Solidarity in a pandemic- we hear from our volunteer, Amna

31 May 2021
Ffion Wyn Evans

During the last 12 months Migrants Organise has worked with an amazing 105 volunteers to connect with our members through welcome, solidarity, and friendship. 

Our buddy programme matches up volunteers to our members; building lasting connection, common ground and 121 support. During the pandemic this all moved online, with our volunteers and members connecting by phone or zoom on a weekly basis. 

For #VolunteersWeek we caught up with one of our volunteer buddies, Amna Qureshi, to learn how human connection can break through the most hostile of environments. 

 

Amna Qureshi, Volunteer

Tell us a little bit about yourself and how you got involved with Migrants Organise 

I am a data protection lawyer, freelance film producer and writer. I have made documentaries for the Guardian, i-D and Converse on race, identity and social issues. I am of Pakistani heritage and Australian, grew up in Sydney and live in London now. 

I first heard about Migrants Organise through a good friend who works at Medecins Sans Frontieres (MSF). My friend has done a lot of work in the refugee advocacy space and she highly recommended Migrants Organise as a place to get involved. 

 

My own family was among the first-wave of migrants from Pakistan to Australia in the 1970s. I think growing up hearing my grandfather’s stories of migration, first during Partition and then again to Australia, really connected me to migrant rights work. 

Being a Volunteer Buddy can be a big time commitment, what keeps you motivated?

Hearing the excitement in my buddies’ voices when I call, knowing we have a genuine friendship, is one of the most rewarding aspects of being a volunteer. With each week and each phone call, I feel like my buddies become more comfortable and open with me and the relationship feels more casual. I have multiple buddies and they’re all different but each is unique and interesting in their own ways.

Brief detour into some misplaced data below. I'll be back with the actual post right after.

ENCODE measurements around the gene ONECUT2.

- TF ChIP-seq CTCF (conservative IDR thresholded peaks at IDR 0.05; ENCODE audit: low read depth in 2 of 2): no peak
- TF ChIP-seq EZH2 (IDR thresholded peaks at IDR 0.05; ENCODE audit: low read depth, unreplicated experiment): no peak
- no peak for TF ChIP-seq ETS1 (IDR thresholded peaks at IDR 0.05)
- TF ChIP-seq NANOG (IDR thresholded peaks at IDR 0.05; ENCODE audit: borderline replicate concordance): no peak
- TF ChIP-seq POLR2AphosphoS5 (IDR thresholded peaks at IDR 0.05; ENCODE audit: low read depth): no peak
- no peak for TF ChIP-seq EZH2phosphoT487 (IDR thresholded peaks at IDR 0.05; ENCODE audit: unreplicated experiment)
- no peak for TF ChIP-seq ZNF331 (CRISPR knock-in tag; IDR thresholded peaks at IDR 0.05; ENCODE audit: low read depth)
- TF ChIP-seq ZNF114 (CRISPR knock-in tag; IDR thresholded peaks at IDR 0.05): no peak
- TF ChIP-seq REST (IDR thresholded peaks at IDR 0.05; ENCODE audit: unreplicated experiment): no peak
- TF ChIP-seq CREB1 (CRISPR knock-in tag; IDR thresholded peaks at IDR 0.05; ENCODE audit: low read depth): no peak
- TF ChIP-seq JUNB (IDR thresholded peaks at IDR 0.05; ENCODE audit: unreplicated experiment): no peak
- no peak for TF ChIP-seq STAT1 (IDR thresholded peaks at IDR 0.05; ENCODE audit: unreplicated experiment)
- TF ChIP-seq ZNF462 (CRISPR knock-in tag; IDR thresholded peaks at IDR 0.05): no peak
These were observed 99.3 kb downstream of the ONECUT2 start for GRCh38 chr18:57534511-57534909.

In my own professional work I don’t always get to work directly with people, so I wanted to do something that involved working with individuals and also as part of a grassroots organisation. I really like meeting new people, hearing their stories and just talking and listening generally. I have really enjoyed the connection that you can form with people through the buddy system. 

How has COVID-19 impacted your relationship with your buddies?

Well I actually started volunteering right before COVID-19, so I’ve only ever been part of the buddy program through phone calls. It’s a bit unfortunate that I haven’t been able to meet my buddies in-person, especially as they aren’t super far away geographically. I think it has definitely taken more time to establish that trust and build conversation due to COVID-19 and not meeting in person. 

That being said, I think it’s great that the buddy programme has been able to be there for people during such a surreal and scary time for everyone in London. From the Zoom classes to the check-in calls, it just means that there has been a way to chat about concerns and the things that are going on – in a time that has otherwise been so isolating.  Anything that focuses on community-building and solidarity have been really invaluable this last year.

I’m really looking forward to getting to meet everyone in-person now that some of the restrictions are being lifted. I’d love to go for coffee and take a walk with my buddies– just let them know I’m a real person, not just a phone call or text message. 

What has been the most rewarding and/ or challenging aspect of the Buddy relationship? 

For me one of the most challenging aspects of being a volunteer was the feeling of imposter syndrome especially when I first started! It’s a bit daunting. I found myself questioning whether I was being annoying by calling my buddies and if I could possibly be adding any real value to these people’s lives when they are dealing with so much. However, a year on I do think our conversations have been of some benefit and I am excited to meet my buddies in-person soon. I think we often underestimate the importance of feeling heard and just listening.

One of the most rewarding parts of being a volunteer buddy is witnessing the strength of my buddies in the face of major administrative, social and personal uncertainty. Our relationships have really made me realize that there are many things that I take for granted in daily life like access to services, travel documents, and the freedom of movement to see family and friends. For example, the challenges of accessing technology has been so difficult for so many families in London during this time. I’ve had my buddies tell me that they are trying to help their kids access learning at home with only a smartphone and limited data. It’s really inspiring how resilient these individuals are –   my buddies are all amazing women who are super strong and inspiring. 

 

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Migrants Organise runs a thriving mentoring and buddying scheme.

To learn more and get involved please email Francesca@migrantsorganise.org 

 

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